Some of the most rewarding coaching journeys I have had the pleasure to participate in are ones where the manager of the coachee is engaged in the process.
In this piece I will share some of my observations of tripartite coaching: what works and does not work, what success might look like…and a wonderful anecdote to finish.
What is Tripartite Coaching?
First off a definition. Tripartite coaching refers to a coaching journey where the manager is involved in objective setting as well as feedback to the coachee.
Where the lines blur is what we mean by “involved”. Often the employer, through the HR department will have prepared the coaching session with the use of a tool e.g. psychometric testing, a developmental and leadership program, a 360 report or an evaluation. These are all great tools. But they cannot replace the role the individual’s manager should play nor the individual’s own views about his/her objectives. To say it differently, the objectives of the coaching should be a blend of all the above sources, remembering that perhaps the most important element is that coachees appropriate their objectives: they must own them. Once those objectives are set and the manager has signed off on them, the coaching journey commences.
My Observations of Tripartite Coaching in the Field
More often than not, the manager is somewhat oblivious of the hard work, challenges, self-doubt and introspection the coachee is going through…until the mid-mandate session. This tripartite session, usually held after session 5 or 6, is an eye opener for the manager who receives the coachee’s presentation on progress to date. Often the remainder of the coaching journey is richer as the manager better understands the work the employee is doing and will volunteer regular feedback.
It does not have to be that way. To avoid this situation I encourage the coachee and manager to establish a dialog early in the journey. One way to do this is to set a specific time, once a week, once every two weeks, when both individuals sit together to receive feedback, discuss issues arising around the actions the coachee is trying to take.
In many circumstances the identification of the manager is easy. It’s the person’s hierarchical manager. But how does one deal with a manager being in another country (and does not see the coachee on a day to day basis)? How to deal with matrix organizations where, while there is a hard reporting line between the coachee and a hierarchical lead, the coachee also has one of more dotted lines of reporting? One of the more difficult situations I have encountered is when I coach the top gun, the CEO. Who is the manager? The chair of the board? The head of the HR committee of the board? The head of HR? All these are good answers. It all depends on the set-up in the company.
Manager Involvement is Key in Tripartite Coaching
I will say this: To get the maximum benefit of a coaching journey, it is highly recommended to have a manager involved. Why you might say! To be able to observe coachees in their setting on a daily or frequent basis. Like I say to one of my clients, the CEO of a large manufacturing company whose manager is in Europe: I am not there every day. I cannot observe how he is progressing. The good news is that he has accepted to have the local head of HR play that role….but she also reports to him! Not easy.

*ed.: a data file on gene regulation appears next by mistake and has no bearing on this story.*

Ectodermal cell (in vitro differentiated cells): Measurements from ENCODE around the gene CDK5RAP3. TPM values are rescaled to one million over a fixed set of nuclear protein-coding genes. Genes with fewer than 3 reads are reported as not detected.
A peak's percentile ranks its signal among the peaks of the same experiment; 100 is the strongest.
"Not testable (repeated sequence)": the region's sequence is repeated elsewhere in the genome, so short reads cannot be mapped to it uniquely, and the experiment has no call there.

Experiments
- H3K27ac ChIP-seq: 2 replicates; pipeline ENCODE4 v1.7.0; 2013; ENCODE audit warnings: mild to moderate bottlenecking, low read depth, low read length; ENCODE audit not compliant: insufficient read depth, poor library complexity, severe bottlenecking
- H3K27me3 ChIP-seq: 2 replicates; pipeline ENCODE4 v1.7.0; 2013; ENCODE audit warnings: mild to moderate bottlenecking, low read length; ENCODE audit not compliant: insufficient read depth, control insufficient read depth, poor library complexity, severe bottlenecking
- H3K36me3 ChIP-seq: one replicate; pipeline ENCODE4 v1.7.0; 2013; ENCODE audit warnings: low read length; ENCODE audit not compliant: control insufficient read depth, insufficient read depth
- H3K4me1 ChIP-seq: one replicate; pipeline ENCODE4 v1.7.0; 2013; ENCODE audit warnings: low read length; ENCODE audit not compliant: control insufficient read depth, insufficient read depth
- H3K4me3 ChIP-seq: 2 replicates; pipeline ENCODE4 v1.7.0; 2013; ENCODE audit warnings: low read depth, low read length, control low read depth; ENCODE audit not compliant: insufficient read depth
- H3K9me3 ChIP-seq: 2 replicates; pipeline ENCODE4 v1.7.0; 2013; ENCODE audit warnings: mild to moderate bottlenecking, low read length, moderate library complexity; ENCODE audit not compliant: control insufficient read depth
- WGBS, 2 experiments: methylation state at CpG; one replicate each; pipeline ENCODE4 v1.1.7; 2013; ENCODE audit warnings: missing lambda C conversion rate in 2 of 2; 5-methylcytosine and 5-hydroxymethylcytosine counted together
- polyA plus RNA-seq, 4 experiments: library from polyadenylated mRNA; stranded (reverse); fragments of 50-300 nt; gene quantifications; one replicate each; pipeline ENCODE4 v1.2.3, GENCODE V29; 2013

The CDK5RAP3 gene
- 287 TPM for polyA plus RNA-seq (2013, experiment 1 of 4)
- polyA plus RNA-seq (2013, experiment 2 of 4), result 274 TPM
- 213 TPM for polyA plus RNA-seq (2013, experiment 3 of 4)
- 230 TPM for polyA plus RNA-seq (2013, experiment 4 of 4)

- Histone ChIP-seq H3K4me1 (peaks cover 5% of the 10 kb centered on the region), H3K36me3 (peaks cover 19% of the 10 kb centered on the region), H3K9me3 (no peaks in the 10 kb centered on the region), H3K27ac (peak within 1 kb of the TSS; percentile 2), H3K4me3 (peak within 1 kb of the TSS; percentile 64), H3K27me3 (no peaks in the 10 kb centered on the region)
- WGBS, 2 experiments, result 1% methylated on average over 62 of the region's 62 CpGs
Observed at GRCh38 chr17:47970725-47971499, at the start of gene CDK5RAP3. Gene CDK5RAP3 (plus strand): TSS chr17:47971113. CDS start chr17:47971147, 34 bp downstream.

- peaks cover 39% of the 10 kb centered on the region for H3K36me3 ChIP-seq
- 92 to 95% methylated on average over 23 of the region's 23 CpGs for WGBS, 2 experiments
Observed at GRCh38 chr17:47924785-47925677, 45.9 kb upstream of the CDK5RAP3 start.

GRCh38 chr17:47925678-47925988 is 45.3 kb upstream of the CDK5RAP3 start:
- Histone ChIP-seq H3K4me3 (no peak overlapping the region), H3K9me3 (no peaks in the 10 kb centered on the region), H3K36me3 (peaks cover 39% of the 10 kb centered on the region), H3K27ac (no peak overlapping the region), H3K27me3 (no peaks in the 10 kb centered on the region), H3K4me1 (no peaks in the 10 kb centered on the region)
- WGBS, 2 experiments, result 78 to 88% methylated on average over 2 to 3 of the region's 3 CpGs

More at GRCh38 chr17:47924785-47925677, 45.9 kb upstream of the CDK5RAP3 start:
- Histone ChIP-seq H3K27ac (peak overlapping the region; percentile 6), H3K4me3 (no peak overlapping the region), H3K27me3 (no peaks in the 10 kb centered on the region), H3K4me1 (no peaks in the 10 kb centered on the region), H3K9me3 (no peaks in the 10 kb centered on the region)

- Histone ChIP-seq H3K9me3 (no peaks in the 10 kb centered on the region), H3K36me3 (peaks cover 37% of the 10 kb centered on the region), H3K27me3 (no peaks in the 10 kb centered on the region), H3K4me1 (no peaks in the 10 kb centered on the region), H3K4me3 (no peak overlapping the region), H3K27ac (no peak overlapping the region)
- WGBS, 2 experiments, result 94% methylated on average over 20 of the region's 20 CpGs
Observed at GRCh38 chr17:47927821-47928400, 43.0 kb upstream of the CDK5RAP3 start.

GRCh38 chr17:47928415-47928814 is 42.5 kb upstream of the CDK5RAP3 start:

Tripartite Coaching – An Anecdote
I am coaching a senior executive of a private financial services firm who had asked to be coached. I was initially approached by her CEO whom I knew. We had the original three way objective setting exercise. Then, the coachee and I proceeded on the journey. As illustrated above, the CEO did not give her any feedback related to her coaching journey. Too busy. A few days prior to the mid-journey tripartite session, I sent the work plan of the coachee to the CEO so he can prepare to give her feedback. At the meeting, the CEO admitted he had not read the material that was sent to him. I was concerned. How will this meeting go? Then something beautiful happened. The coachee presented her plan, exposed her vulnerabilities and shared her concerns. The CEO saw the light. He understood what his employee was going through. He listened intently, he was all there, in the moment. He was present…and then, on his own, he offered to have regular feedback meetings from then on. He understood what his direct report was going through and reached out to her! Ouf! The meeting was a success, the coachee was comforted that her manager was there for her, was supportive, was engaged.
Tripartite Coaching – A Gift
Much more can be said about tripartite coaching. I will simply close by saying that properly structured, this is one of the most beneficial gifts an employer can give an executive.
About Pierre Matuszewski
Pierre Matuszewski has had a rich career, having served, among other executive roles, as the CEO of Société Générale Canada for 9 years until his retirement in 2018. Not yet ready to walk away from the business and career portion of his life, he pursued a Personal and Professional Coaching Certificate from Concordia University, allowing him to give back some of the vital guidance he has received throughout his career. Pierre is a fervent believer that coaching in a corporate environment is a wonderful gift the employer gives its employee and he does his utmost to make sure it is a rewarding experience for all. When he is not coaching the next generation of leaders, Pierre is engaged on four boards of directors, supporting cultural causes, cooking and traveling with his wife and being a good father to his kids and grandkids.